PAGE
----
Insulting Islam's prophet is punishable by death under Pakistani law, and blasphemy accusations stir such emotions that they are nearly impossible to defend against.
The woman alleged that in the row which followed, they said Asia Bibi should convert to Islam, and that she made three offensive comments about the Prophet Muhammad in response.
Pakistani Christian woman Asia Bibi in an undated photo handed out by family in 2010. The judgement of the high court as well as trial court is reversed.
Pakistan's 295-C blasphemy law is based on sharia (Islamic law) which mandates execution for those found guilty of committing blasphemy against Mohammed.
A journalist who visited her in prison before the verdict said she appeared to have memory loss and confusion.
Her case has outraged Christians worldwide and been a source of division within Pakistan, where two politicians who sought to help Bibi were assassinated.
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Bibi's legal team celebrated the court's decision amid beefed-up security in Islamabad after religious hardliners had vowed to protest any acquittal of the case. The two Muslim women who pressed charges against Bibi denied they quarreled with her, saying her outbursts against Islam were unprovoked.
In February, Ms. Bibi's husband Ashiq Masih and one of her daughters met with Pope Francis shortly before Rome's ancient Colosseum was lit in red one evening in solidarity with persecuted Christians, and Ms. Bibi in particular.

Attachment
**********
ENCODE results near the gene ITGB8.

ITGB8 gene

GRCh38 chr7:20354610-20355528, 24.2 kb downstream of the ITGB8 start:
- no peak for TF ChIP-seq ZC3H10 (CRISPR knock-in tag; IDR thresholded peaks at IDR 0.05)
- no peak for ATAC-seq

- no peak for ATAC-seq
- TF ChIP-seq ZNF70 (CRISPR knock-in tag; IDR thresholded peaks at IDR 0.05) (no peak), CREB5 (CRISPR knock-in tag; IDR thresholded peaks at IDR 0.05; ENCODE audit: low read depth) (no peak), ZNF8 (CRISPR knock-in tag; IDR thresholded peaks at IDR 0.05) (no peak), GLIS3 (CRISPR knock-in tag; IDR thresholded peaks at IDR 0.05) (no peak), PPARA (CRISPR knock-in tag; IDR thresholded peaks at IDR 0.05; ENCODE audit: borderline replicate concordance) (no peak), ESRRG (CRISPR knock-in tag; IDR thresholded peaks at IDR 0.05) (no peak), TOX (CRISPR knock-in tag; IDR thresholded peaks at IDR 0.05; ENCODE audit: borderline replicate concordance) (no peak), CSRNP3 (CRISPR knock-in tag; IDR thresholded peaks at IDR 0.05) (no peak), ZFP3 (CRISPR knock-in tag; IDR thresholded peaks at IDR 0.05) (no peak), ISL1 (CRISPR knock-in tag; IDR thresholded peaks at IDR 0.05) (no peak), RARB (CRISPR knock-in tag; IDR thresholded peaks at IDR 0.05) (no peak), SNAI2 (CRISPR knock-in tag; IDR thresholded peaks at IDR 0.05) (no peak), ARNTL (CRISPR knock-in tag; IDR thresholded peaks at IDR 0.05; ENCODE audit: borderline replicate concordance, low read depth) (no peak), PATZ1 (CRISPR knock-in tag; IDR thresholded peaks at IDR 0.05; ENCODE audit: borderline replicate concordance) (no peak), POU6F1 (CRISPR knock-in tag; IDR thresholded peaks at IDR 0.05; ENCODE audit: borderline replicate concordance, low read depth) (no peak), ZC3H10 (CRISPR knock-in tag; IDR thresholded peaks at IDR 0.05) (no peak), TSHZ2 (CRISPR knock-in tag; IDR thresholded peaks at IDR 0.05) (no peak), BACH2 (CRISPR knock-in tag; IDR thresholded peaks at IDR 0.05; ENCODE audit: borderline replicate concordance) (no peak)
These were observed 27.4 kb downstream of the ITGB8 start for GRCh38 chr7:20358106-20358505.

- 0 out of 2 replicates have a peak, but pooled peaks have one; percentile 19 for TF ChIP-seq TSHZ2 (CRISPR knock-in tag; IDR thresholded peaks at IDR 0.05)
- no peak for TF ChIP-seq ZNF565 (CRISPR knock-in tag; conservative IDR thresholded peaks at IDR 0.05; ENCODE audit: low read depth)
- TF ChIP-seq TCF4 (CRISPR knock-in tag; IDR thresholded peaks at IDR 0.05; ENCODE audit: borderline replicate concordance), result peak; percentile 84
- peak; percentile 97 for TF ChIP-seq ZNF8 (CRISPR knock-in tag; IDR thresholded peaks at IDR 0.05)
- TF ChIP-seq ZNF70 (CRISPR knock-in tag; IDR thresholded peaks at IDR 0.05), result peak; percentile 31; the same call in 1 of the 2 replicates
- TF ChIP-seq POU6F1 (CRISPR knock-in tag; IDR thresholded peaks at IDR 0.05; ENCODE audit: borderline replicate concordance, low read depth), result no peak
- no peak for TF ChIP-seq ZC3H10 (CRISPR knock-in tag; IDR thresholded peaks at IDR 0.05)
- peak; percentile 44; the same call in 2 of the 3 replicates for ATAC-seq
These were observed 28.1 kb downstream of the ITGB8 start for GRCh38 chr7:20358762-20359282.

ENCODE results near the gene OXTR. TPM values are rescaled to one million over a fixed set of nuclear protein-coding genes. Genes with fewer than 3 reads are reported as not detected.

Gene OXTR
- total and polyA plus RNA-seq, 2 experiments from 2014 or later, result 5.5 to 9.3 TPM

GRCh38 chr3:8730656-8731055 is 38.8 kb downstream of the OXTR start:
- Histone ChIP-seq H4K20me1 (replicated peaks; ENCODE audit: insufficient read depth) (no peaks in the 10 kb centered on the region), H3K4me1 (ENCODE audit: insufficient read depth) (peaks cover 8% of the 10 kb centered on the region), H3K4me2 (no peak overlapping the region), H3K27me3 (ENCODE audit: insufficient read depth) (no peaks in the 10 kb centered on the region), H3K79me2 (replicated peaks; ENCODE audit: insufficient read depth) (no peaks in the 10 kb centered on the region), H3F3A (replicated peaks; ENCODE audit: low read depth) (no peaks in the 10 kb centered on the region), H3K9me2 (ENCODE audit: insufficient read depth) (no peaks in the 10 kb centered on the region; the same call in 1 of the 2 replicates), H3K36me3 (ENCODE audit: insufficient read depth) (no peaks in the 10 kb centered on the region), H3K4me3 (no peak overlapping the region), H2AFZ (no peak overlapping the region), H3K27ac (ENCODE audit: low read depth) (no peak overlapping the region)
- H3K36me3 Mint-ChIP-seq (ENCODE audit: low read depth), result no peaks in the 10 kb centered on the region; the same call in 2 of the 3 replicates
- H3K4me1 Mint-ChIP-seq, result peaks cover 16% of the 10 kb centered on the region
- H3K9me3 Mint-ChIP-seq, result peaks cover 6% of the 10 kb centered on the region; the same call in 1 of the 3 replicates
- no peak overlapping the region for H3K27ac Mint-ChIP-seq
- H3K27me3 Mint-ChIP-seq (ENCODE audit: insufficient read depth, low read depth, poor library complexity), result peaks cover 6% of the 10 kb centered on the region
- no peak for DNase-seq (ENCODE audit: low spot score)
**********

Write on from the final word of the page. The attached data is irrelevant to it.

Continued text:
To this, Justice Khosa had remarked, "From your statements we have gathered that the Imam himself did not witness the incident as it happened and no blasphemous words were said in his presence".
The Supreme Court has banned local media from reporting on the case until the judgement is announced. The Lahore High Court (LHC) had upheld her conviction and confirmed her death sentence in October 2014.
Islamists have demanded her execution.
Bibi's supporters maintain her innocence and insist it was a personal dispute, and the Vatican has called for her release. In 2011, Salman Taseer, the governor of Punjab province was shot and killed by one of his elite guards for defending Bibi and criticizing misuse of the blasphemy law. The assassin, Mumtaz Qadri, has been celebrated as a martyr by hard-liners since he was hanged for the killing, with millions visiting a shrine set up for him near Islamabad.